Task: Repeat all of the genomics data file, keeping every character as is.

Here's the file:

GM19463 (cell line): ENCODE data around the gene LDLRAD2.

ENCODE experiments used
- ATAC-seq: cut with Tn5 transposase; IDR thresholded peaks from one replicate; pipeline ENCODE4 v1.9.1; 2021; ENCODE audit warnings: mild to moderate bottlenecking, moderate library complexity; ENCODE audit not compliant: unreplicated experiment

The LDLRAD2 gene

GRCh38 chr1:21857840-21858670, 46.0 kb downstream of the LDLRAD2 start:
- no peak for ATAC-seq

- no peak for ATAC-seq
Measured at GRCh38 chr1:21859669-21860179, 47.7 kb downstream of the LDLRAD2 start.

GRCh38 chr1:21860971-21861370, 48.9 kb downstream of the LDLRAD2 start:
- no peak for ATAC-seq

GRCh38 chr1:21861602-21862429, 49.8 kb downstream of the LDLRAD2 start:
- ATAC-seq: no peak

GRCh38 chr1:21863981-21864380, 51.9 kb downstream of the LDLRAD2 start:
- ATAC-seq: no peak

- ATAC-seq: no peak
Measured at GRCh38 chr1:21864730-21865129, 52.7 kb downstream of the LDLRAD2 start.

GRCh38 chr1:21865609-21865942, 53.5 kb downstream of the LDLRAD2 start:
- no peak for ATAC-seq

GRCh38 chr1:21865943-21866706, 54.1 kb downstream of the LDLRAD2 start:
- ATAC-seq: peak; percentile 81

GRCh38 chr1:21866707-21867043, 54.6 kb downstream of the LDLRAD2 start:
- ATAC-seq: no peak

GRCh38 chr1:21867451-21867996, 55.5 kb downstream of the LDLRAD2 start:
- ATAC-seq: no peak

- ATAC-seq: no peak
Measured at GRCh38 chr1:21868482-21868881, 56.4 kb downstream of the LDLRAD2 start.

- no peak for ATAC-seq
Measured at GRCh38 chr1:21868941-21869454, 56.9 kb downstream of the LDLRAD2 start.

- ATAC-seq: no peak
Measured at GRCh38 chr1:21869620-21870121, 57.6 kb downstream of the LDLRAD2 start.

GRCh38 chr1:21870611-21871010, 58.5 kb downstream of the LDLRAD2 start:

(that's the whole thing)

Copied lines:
GM19463 (cell line): ENCODE data around the gene LDLRAD2.

ENCODE experiments used
- ATAC-seq: cut with Tn5 transposase; IDR thresholded peaks from one replicate; pipeline ENCODE4 v1.9.1; 2021; ENCODE audit warnings: mild to moderate bottlenecking, moderate library complexity; ENCODE audit not compliant: unreplicated experiment

The LDLRAD2 gene

GRCh38 chr1:21857840-21858670, 46.0 kb downstream of the LDLRAD2 start:
- no peak for ATAC-seq

- no peak for ATAC-seq
Measured at GRCh38 chr1:21859669-21860179, 47.7 kb downstream of the LDLRAD2 start.

GRCh38 chr1:21860971-21861370, 48.9 kb downstream of the LDLRAD2 start:
- no peak for ATAC-seq

GRCh38 chr1:21861602-21862429, 49.8 kb downstream of the LDLRAD2 start:
- ATAC-seq: no peak

GRCh38 chr1:21863981-21864380, 51.9 kb downstream of the LDLRAD2 start:
- ATAC-seq: no peak

- ATAC-seq: no peak
Measured at GRCh38 chr1:21864730-21865129, 52.7 kb downstream of the LDLRAD2 start.

GRCh38 chr1:21865609-21865942, 53.5 kb downstream of the LDLRAD2 start:
- no peak for ATAC-seq

GRCh38 chr1:21865943-21866706, 54.1 kb downstream of the LDLRAD2 start:
- ATAC-seq: peak; percentile 81

GRCh38 chr1:21866707-21867043, 54.6 kb downstream of the LDLRAD2 start:
- ATAC-seq: no peak

GRCh38 chr1:21867451-21867996, 55.5 kb downstream of the LDLRAD2 start:
- ATAC-seq: no peak

- ATAC-seq: no peak
Measured at GRCh38 chr1:21868482-21868881, 56.4 kb downstream of the LDLRAD2 start.

- no peak for ATAC-seq
Measured at GRCh38 chr1:21868941-21869454, 56.9 kb downstream of the LDLRAD2 start.

- ATAC-seq: no peak
Measured at GRCh38 chr1:21869620-21870121, 57.6 kb downstream of the LDLRAD2 start.

GRCh38 chr1:21870611-21871010, 58.5 kb downstream of the LDLRAD2 start: